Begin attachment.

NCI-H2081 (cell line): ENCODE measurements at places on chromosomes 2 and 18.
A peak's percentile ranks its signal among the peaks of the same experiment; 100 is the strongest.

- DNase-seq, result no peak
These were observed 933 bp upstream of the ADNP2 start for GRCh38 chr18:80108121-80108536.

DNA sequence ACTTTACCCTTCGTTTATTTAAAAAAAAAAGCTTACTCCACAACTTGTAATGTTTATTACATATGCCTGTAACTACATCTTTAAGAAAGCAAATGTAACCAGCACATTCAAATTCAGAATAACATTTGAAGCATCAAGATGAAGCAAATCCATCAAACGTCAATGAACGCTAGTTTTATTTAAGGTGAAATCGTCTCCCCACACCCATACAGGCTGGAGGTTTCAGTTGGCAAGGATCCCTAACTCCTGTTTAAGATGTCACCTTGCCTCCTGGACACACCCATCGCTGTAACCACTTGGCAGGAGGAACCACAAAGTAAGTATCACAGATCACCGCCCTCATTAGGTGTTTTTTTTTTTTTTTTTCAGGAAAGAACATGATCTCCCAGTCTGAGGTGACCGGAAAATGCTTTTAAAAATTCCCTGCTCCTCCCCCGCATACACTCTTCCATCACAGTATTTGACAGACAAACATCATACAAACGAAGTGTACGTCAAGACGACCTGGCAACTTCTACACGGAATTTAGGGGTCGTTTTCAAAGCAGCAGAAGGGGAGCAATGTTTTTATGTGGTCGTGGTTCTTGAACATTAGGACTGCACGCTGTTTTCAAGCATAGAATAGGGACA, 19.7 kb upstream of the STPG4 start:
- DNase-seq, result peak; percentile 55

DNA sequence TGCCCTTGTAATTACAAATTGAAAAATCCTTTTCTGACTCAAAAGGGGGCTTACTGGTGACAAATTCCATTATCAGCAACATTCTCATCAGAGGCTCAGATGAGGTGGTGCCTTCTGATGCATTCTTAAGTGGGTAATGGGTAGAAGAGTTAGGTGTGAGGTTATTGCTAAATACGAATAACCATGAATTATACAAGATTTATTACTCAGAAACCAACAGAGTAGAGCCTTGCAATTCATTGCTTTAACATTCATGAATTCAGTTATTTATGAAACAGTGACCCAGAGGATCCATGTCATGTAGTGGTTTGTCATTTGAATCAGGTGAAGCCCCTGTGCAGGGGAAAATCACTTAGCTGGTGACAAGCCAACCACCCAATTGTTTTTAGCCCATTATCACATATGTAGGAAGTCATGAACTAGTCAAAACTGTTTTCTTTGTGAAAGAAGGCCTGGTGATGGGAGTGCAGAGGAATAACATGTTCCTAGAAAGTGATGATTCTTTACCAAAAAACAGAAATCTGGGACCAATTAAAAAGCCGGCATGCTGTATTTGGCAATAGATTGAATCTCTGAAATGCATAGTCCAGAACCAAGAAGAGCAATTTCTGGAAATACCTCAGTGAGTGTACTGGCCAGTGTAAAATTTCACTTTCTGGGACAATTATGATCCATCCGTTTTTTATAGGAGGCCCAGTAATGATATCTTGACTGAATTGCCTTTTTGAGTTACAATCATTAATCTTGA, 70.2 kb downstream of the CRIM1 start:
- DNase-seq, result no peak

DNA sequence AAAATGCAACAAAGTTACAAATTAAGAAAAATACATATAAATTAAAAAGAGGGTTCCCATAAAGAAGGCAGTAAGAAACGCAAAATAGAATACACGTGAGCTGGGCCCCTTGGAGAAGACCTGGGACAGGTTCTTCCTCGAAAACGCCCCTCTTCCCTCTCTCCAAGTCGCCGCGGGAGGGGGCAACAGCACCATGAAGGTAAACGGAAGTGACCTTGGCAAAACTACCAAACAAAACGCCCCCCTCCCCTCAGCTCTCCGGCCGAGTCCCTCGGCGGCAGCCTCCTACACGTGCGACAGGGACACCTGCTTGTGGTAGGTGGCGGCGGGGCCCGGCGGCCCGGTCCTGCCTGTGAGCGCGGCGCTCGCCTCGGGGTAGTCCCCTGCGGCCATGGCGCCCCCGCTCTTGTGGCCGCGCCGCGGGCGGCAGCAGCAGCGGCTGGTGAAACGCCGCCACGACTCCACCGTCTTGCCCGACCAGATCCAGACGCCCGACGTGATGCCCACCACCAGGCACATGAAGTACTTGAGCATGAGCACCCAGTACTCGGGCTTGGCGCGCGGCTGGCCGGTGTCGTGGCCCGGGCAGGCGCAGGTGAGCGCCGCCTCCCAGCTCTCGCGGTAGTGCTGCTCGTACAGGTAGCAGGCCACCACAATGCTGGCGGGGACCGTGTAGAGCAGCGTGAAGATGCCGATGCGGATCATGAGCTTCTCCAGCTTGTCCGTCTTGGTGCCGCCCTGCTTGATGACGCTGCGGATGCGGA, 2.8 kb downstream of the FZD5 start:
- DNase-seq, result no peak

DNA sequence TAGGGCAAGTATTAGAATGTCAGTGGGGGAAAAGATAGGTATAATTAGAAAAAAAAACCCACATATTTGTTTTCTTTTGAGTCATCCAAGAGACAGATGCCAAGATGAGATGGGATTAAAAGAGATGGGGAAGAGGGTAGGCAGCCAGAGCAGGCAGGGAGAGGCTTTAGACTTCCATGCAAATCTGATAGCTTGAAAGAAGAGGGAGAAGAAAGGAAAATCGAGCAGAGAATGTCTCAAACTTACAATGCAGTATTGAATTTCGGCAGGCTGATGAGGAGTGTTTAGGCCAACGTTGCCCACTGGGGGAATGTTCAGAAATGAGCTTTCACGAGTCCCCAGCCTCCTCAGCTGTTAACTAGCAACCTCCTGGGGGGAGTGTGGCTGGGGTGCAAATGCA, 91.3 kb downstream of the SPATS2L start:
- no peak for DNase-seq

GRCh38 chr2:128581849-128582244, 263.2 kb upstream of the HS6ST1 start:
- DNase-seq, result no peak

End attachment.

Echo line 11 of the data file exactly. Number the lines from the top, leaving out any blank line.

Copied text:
DNA sequence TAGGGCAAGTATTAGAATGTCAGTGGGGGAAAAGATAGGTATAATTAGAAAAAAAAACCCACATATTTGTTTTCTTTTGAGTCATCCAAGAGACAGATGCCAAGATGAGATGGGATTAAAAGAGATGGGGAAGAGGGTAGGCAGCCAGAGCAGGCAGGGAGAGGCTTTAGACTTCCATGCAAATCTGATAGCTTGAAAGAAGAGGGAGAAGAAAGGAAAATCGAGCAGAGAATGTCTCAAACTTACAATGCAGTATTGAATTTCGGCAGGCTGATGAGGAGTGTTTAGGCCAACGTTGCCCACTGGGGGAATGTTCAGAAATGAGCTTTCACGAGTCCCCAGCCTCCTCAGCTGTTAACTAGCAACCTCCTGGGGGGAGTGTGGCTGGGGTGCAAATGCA, 91.3 kb downstream of the SPATS2L start: